Have you ever sent an invoice to your customer only to realise later that you charged them the wrong amount?
Or have you received an invoice from a supplier but the quality of goods or services they provided wasn’t up to scratch so you feel you shouldn’t have to pay the full price?
Situations like these happen all the time in business, and when they do, customers and suppliers rely on a document called a credit note to sort things out.
In this guide and video, we simply explain what a credit note is, when to issue one and what details to include on them.
What Is The Purpose Of A Credit Note?
A credit note is a document that is part of the purchasing process, along with other documents such as quotes and invoices.
They are generally used when something has gone wrong during the purchasing or invoicing process that requires the supplier to provide a discount or refund to their customer.
When a supplier needs to provide a discount or refund their customer, it’s often called a credit.
So what sort of things can go wrong during the purchasing process?
Well, lots of things! A few examples are:
- Goods provided by a seller to a buyer are faulty or damaged
- Services provided by a seller to a buyer are not up to standard
- Goods or services have been delivered just fine, however the seller has charged the wrong price on the invoice
- A previously agreed discount was not applied to an invoice
- A discount has been agreed after an invoice has been sent to the buyer
- The buyer accidentally overpaid an invoice and needs a credit or a refund
Whatever the reason, when mistakes like these happen, the seller needs to provide credit to their customer, and they do this by sending them a credit note.
How Is A Credit Note Issued?
Credit notes can be for different amounts and can be used in different ways, depending on the situation.
For example, a credit note could cover the entire amount of an invoice. This effectively means that the customer will not pay anything for the goods or services they received. One situation in which this could happen is if an entire shipment of goods was damaged in transit and had to be written off or sent back to the supplier.
In another example, a credit note could be issued for part of the total invoice amount. This usually happens if some of the goods or services provided aren’t up to scratch, or if the supplier accidentally overcharges their customer.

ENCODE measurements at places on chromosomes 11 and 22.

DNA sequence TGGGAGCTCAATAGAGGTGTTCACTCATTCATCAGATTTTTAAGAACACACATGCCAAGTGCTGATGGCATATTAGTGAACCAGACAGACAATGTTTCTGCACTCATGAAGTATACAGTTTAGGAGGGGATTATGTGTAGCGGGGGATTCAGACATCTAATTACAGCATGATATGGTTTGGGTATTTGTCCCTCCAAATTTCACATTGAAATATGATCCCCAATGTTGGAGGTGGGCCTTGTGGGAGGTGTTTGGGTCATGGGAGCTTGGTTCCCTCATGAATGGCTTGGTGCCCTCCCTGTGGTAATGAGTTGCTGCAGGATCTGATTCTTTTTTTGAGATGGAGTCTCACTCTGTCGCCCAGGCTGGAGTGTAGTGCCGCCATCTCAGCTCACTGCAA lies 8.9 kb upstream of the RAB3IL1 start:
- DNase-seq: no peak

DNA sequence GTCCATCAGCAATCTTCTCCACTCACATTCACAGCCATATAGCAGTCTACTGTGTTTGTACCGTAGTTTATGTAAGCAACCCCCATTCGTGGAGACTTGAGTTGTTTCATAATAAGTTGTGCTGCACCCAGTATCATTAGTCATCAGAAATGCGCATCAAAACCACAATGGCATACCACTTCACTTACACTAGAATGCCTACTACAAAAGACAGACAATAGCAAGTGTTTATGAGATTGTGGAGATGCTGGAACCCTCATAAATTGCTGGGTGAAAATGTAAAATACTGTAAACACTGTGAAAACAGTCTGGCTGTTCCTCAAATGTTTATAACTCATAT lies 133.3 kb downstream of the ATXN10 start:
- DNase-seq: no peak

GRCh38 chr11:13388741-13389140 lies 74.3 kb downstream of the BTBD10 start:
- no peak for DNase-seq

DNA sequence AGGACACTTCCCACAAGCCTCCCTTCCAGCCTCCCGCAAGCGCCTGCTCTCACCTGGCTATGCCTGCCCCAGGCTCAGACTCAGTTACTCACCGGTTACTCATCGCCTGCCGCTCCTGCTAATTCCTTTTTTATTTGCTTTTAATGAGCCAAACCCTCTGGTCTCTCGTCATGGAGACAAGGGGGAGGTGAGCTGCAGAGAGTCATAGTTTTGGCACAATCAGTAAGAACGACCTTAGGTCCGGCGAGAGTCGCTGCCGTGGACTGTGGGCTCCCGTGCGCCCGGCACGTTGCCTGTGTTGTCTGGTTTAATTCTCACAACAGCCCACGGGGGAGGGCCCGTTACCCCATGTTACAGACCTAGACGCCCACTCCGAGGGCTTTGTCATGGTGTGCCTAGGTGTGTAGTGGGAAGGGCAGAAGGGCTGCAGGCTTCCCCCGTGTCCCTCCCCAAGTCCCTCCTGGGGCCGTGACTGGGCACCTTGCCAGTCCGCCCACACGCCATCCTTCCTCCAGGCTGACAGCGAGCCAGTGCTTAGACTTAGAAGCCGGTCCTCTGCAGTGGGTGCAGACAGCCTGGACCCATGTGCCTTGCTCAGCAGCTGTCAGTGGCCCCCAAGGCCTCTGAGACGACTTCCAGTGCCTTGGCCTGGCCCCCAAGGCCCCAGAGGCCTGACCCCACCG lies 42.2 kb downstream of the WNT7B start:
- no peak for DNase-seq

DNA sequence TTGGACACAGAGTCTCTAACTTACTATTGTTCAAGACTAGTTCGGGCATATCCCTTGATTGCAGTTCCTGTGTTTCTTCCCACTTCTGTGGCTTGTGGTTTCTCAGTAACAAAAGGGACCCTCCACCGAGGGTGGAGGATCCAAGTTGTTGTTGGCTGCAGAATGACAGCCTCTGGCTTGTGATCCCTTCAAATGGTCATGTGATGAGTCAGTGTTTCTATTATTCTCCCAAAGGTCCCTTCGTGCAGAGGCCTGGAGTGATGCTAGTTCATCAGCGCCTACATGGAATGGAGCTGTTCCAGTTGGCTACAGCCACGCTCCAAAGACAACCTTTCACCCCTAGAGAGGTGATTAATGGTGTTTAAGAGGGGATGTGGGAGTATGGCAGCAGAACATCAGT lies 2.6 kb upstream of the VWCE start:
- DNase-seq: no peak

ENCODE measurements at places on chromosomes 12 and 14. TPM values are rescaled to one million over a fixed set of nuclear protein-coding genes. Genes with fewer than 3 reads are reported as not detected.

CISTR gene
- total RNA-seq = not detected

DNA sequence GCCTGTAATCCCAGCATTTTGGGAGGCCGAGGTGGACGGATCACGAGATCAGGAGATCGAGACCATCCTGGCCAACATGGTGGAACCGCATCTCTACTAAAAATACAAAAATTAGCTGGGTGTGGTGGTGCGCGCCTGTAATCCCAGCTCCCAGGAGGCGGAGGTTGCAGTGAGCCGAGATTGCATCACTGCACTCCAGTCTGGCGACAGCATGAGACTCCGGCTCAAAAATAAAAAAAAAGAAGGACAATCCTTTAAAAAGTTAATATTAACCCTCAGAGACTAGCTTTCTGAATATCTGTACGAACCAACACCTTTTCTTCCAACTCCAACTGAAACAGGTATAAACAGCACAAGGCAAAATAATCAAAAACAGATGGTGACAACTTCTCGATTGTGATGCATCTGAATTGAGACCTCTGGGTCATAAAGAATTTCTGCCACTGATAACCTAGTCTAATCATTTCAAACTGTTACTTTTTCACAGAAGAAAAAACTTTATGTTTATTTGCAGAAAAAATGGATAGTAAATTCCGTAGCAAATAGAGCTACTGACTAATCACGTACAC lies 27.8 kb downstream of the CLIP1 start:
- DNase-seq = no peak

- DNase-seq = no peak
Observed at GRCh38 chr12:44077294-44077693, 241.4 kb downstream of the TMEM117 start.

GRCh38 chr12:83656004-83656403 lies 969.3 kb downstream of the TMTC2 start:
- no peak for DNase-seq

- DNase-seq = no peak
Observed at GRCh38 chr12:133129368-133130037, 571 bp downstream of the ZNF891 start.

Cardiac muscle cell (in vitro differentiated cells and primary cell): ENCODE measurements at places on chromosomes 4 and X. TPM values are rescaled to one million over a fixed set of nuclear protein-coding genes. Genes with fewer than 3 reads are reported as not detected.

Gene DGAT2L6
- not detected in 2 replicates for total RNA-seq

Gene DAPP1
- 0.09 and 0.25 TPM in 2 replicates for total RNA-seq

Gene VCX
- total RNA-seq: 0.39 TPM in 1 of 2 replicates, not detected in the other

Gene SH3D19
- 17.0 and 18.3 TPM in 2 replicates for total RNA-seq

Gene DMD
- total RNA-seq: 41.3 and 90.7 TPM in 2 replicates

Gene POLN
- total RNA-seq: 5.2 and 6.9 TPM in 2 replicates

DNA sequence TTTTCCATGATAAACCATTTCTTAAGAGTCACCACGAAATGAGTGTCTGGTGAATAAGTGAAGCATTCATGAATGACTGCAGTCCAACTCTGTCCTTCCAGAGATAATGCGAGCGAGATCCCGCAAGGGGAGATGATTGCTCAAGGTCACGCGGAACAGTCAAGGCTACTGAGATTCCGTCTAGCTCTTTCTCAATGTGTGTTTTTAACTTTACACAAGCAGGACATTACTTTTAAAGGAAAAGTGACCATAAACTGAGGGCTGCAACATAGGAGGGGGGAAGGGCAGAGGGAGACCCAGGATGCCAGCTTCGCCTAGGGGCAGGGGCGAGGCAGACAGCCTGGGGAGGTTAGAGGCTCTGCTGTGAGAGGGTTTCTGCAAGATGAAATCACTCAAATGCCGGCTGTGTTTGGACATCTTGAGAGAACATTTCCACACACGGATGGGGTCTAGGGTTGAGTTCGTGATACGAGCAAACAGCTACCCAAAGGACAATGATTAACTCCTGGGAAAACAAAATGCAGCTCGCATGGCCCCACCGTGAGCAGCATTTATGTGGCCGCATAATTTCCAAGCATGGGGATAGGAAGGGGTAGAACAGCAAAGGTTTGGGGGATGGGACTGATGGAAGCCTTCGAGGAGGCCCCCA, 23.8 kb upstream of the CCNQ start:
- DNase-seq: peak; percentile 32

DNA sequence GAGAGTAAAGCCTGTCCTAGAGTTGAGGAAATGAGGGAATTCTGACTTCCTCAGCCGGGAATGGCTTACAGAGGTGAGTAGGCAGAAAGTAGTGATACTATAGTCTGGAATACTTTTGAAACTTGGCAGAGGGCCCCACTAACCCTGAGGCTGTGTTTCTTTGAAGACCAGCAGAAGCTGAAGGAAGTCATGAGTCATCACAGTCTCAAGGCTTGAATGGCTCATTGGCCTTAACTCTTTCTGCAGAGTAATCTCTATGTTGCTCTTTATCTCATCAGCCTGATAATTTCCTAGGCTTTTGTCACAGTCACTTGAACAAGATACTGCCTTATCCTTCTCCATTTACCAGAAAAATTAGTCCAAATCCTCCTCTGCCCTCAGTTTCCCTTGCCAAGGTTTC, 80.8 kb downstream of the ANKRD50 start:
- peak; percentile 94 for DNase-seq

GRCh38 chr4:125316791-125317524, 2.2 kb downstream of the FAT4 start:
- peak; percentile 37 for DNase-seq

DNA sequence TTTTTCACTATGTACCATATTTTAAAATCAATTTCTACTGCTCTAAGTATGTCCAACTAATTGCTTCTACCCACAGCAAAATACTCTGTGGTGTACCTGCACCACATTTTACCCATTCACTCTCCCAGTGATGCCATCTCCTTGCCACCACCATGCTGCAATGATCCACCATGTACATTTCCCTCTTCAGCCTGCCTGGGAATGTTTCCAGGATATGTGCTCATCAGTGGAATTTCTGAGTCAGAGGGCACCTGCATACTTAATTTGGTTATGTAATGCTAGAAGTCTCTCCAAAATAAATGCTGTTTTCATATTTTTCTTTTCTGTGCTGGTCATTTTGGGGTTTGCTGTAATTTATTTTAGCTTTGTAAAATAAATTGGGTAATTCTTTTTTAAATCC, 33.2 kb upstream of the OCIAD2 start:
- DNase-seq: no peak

Sometimes, a supplier can issue a credit note that does not relate to any particular invoice at all. This is because credit notes can be issued for any value, at any time, and for any reason – they aren’t always issued after an invoice has been raised.
Another important thing to note is that the credits received via credit notes do not necessarily have to be applied to any particular invoice. It is quite common for customers to offset the credit against one or more future invoices they receive from their supplier.
So as you can see, credit notes can be created for a variety of reasons; they can be for any amount; and there is flexibility with how they are applied to current and future invoices.
Bookkeeping software such as Xero or QuickBooks allow you to easily issue credit notes against any invoice.
Why Use A Credit Note?
At this point, you may be wondering why you would use credit notes at all, rather than just deleting an incorrect invoice and sending your customer an amended invoice.
Well, this is because businesses are usually required to keep an accurate audit trail of their transactions.
If you receive faulty goods from a supplier and you delete the invoice they send you because you aren’t going to pay the full amount, you may not have any evidence on record that you received the faulty goods and you may need that evidence if there is a dispute.
A better idea is to keep the original invoice, request a credit note, and then keep both documents together in your system. That way you have a proper audit trail of the events that happened during the transaction.
What Do You Include On A Credit Note?
You should make sure your credit notes contain lots of information about the supplier, the seller and the transaction.
A good rule of thumb is to include similar information on your credit notes that you include on your invoices – such as business names, address and contact details; descriptions, quantities and prices of goods and services; and relevant tax amounts such as GST or VAT.
The more information you include, the better your audit trail will be.
So as you can see, a credit note is used when something goes wrong with the invoicing or purchasing process and plays an important role in keeping accurate records of transactions.
If you would like to learn more about other key documents used during the purchasing process, be sure to check out our guides and videos on invoices, quotes and other related topics.
Disclaimer: Our articles and videos are here to inform you and the information provided does not constitute financial, taxation, legal, business or other professional advice and should not be relied upon as such. See our full disclaimer here.